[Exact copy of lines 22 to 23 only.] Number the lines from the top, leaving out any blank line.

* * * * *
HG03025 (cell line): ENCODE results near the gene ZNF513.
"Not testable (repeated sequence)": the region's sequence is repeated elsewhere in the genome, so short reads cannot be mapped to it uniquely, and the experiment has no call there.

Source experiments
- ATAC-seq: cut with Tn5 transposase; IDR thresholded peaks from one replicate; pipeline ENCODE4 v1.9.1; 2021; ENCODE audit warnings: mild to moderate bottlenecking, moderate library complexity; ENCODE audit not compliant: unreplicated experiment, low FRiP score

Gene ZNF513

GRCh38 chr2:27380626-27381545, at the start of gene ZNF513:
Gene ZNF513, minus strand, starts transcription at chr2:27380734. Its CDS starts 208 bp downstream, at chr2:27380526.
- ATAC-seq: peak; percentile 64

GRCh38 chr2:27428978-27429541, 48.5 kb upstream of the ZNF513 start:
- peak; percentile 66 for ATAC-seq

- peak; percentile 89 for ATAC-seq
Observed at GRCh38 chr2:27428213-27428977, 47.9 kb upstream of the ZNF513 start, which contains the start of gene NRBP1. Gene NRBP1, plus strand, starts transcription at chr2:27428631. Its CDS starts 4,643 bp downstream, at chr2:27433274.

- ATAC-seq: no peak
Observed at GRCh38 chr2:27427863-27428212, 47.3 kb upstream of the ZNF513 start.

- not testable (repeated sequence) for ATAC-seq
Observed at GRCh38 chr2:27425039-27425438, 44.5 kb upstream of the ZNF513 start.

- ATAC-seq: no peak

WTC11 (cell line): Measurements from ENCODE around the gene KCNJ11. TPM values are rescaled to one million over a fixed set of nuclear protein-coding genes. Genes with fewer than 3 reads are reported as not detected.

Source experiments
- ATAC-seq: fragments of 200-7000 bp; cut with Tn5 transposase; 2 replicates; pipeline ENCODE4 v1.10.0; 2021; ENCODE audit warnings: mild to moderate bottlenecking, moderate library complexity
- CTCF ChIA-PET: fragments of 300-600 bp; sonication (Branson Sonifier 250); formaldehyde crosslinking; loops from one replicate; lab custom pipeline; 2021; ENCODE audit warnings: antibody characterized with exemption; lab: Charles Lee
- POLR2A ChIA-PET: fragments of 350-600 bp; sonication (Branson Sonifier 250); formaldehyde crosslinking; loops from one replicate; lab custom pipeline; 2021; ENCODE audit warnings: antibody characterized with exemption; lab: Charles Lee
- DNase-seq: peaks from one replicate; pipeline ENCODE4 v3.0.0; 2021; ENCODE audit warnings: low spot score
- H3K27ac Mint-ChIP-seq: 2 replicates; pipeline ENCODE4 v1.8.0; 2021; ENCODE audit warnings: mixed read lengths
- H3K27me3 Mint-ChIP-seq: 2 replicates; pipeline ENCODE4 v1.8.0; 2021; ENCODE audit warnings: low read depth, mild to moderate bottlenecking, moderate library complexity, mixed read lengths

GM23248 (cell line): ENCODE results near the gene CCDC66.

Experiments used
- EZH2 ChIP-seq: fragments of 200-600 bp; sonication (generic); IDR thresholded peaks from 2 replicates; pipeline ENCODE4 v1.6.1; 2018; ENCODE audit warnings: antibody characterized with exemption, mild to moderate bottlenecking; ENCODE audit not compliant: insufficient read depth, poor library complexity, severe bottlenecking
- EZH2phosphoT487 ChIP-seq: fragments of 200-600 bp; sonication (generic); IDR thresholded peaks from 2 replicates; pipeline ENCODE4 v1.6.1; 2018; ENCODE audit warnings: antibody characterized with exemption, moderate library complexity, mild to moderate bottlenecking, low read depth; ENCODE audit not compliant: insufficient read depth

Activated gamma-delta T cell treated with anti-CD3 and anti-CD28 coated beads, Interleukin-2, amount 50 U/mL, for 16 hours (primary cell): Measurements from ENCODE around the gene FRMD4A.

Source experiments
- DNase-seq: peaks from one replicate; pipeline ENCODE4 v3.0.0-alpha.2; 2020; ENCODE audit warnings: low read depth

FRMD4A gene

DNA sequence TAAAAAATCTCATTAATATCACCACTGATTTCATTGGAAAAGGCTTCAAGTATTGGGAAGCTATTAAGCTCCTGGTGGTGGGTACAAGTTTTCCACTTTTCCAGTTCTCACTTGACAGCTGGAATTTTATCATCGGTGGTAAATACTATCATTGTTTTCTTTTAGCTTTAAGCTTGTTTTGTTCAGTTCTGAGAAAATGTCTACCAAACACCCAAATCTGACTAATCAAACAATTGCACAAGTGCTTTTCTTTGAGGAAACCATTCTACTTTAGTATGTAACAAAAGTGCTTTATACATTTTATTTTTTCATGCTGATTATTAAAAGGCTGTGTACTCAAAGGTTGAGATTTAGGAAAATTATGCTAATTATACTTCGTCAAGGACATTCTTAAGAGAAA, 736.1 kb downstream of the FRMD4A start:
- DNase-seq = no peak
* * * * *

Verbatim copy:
- POLR2A ChIA-PET: fragments of 350-600 bp; sonication (Branson Sonifier 250); formaldehyde crosslinking; loops from one replicate; lab custom pipeline; 2021; ENCODE audit warnings: antibody characterized with exemption; lab: Charles Lee
- DNase-seq: peaks from one replicate; pipeline ENCODE4 v3.0.0; 2021; ENCODE audit warnings: low spot score